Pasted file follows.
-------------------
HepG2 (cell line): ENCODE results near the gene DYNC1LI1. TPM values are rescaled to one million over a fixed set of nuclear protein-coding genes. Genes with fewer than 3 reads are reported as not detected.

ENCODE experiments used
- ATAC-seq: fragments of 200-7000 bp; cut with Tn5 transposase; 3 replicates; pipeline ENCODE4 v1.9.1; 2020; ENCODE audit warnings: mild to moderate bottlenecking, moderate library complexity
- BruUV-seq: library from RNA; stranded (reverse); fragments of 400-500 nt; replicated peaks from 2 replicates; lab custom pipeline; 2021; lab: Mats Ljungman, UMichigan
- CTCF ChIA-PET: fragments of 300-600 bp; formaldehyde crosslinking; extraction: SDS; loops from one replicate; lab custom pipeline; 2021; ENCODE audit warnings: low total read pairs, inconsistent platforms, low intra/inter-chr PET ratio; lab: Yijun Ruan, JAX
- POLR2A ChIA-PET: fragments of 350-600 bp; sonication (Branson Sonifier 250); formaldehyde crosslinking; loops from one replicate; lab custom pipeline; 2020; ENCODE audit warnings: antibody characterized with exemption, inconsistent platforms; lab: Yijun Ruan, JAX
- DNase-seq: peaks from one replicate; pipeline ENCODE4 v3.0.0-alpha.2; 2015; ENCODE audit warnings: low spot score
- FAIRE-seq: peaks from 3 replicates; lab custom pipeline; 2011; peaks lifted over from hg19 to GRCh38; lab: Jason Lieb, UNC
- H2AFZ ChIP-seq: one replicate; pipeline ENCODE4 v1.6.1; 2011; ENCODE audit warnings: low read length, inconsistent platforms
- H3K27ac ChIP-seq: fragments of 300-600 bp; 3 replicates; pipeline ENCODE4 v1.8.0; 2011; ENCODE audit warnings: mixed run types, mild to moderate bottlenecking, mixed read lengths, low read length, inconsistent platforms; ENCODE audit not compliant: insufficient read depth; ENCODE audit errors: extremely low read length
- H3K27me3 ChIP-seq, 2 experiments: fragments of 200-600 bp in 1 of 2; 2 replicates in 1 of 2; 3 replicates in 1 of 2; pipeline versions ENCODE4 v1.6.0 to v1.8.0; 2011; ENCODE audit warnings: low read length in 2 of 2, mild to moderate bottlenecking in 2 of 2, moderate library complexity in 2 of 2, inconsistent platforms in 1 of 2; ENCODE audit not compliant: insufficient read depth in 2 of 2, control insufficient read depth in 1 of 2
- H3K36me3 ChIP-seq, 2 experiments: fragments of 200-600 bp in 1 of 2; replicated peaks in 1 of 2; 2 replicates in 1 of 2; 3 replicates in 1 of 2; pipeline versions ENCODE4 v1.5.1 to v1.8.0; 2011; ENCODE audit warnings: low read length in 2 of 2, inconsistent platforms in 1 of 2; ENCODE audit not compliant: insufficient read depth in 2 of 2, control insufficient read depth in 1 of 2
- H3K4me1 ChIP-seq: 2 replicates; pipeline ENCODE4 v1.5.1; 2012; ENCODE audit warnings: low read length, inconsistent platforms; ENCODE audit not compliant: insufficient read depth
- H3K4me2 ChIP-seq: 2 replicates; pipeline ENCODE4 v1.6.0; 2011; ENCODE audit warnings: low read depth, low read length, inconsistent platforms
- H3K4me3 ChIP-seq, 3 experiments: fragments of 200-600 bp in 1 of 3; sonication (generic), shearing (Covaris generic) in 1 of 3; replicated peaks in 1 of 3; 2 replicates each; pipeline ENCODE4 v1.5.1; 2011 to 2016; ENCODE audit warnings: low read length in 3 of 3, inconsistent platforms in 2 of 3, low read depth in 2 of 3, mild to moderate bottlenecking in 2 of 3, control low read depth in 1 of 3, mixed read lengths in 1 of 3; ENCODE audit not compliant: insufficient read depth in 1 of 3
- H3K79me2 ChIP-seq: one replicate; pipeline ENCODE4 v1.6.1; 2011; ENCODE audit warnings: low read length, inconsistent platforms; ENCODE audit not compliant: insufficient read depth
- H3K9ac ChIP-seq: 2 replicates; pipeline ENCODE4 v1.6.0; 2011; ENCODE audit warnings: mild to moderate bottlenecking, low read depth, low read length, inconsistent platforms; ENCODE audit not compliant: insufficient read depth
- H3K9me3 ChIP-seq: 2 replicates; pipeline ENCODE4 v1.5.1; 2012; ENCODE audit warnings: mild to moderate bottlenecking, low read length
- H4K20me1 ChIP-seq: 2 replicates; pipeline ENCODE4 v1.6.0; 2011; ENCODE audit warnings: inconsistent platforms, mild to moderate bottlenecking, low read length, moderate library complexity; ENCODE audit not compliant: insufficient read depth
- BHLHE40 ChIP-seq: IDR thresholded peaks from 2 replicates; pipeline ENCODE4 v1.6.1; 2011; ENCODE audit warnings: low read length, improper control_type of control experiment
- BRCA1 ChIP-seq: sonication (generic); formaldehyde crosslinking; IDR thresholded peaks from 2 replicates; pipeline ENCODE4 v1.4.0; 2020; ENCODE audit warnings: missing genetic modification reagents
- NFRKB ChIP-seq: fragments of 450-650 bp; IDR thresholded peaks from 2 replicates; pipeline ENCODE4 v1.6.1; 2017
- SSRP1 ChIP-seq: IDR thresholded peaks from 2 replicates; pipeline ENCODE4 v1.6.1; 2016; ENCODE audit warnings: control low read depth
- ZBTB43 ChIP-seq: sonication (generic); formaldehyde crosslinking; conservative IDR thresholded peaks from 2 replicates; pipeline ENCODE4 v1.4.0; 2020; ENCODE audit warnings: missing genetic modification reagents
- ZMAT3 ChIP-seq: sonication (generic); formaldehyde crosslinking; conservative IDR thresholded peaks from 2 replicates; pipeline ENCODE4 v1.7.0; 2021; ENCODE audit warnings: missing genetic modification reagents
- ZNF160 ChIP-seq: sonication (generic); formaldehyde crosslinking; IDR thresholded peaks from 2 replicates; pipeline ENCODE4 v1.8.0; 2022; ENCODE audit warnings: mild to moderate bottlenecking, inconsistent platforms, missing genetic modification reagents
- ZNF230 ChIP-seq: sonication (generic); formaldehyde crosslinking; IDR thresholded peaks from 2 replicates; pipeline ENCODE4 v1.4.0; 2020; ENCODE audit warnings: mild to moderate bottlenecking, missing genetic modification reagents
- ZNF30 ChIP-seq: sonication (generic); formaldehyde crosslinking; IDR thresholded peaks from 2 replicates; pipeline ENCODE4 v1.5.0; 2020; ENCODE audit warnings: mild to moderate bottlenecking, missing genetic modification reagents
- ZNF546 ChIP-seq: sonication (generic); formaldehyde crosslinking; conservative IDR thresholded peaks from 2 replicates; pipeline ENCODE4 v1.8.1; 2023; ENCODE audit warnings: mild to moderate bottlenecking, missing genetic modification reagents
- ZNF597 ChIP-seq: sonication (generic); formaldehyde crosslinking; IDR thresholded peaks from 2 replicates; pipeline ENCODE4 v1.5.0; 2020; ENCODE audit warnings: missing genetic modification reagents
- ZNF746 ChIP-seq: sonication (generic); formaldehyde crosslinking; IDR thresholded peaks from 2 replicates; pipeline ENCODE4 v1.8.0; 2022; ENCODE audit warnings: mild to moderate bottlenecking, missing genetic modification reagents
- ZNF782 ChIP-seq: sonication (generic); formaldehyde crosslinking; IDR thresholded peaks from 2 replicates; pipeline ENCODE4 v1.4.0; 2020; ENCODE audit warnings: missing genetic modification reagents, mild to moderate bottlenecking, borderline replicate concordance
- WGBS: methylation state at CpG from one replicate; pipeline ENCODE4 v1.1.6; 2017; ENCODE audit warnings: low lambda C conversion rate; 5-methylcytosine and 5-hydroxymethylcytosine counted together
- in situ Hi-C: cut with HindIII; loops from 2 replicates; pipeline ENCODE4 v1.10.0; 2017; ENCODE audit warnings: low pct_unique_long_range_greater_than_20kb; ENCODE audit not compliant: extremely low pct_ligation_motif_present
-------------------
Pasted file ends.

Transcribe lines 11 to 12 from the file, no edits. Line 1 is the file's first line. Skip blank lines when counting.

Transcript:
- H3K27me3 ChIP-seq, 2 experiments: fragments of 200-600 bp in 1 of 2; 2 replicates in 1 of 2; 3 replicates in 1 of 2; pipeline versions ENCODE4 v1.6.0 to v1.8.0; 2011; ENCODE audit warnings: low read length in 2 of 2, mild to moderate bottlenecking in 2 of 2, moderate library complexity in 2 of 2, inconsistent platforms in 1 of 2; ENCODE audit not compliant: insufficient read depth in 2 of 2, control insufficient read depth in 1 of 2
- H3K36me3 ChIP-seq, 2 experiments: fragments of 200-600 bp in 1 of 2; replicated peaks in 1 of 2; 2 replicates in 1 of 2; 3 replicates in 1 of 2; pipeline versions ENCODE4 v1.5.1 to v1.8.0; 2011; ENCODE audit warnings: low read length in 2 of 2, inconsistent platforms in 1 of 2; ENCODE audit not compliant: insufficient read depth in 2 of 2, control insufficient read depth in 1 of 2